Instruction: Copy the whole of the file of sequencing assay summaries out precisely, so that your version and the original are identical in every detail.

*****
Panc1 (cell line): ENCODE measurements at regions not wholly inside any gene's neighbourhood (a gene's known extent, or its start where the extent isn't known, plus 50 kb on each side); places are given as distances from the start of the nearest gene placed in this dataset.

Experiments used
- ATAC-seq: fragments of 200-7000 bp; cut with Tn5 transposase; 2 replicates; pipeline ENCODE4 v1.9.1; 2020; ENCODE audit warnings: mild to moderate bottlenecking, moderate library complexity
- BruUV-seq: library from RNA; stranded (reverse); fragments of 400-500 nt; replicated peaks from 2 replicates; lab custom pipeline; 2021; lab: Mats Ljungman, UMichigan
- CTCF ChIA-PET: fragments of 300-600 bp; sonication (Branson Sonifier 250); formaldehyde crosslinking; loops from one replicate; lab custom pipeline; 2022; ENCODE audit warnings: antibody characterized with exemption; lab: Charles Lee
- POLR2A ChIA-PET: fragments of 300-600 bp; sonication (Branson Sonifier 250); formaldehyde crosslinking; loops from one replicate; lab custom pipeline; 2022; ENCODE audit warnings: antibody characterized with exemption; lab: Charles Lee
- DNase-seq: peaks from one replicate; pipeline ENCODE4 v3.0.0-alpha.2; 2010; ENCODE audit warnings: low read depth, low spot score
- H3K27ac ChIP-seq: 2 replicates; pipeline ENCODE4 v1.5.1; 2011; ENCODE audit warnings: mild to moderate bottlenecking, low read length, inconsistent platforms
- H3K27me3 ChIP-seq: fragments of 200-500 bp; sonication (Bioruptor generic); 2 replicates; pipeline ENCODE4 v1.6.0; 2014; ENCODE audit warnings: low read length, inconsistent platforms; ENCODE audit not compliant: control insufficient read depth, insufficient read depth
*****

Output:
Panc1 (cell line): ENCODE measurements at regions not wholly inside any gene's neighbourhood (a gene's known extent, or its start where the extent isn't known, plus 50 kb on each side); places are given as distances from the start of the nearest gene placed in this dataset.

Experiments used
- ATAC-seq: fragments of 200-7000 bp; cut with Tn5 transposase; 2 replicates; pipeline ENCODE4 v1.9.1; 2020; ENCODE audit warnings: mild to moderate bottlenecking, moderate library complexity
- BruUV-seq: library from RNA; stranded (reverse); fragments of 400-500 nt; replicated peaks from 2 replicates; lab custom pipeline; 2021; lab: Mats Ljungman, UMichigan
- CTCF ChIA-PET: fragments of 300-600 bp; sonication (Branson Sonifier 250); formaldehyde crosslinking; loops from one replicate; lab custom pipeline; 2022; ENCODE audit warnings: antibody characterized with exemption; lab: Charles Lee
- POLR2A ChIA-PET: fragments of 300-600 bp; sonication (Branson Sonifier 250); formaldehyde crosslinking; loops from one replicate; lab custom pipeline; 2022; ENCODE audit warnings: antibody characterized with exemption; lab: Charles Lee
- DNase-seq: peaks from one replicate; pipeline ENCODE4 v3.0.0-alpha.2; 2010; ENCODE audit warnings: low read depth, low spot score
- H3K27ac ChIP-seq: 2 replicates; pipeline ENCODE4 v1.5.1; 2011; ENCODE audit warnings: mild to moderate bottlenecking, low read length, inconsistent platforms
- H3K27me3 ChIP-seq: fragments of 200-500 bp; sonication (Bioruptor generic); 2 replicates; pipeline ENCODE4 v1.6.0; 2014; ENCODE audit warnings: low read length, inconsistent platforms; ENCODE audit not compliant: control insufficient read depth, insufficient read depth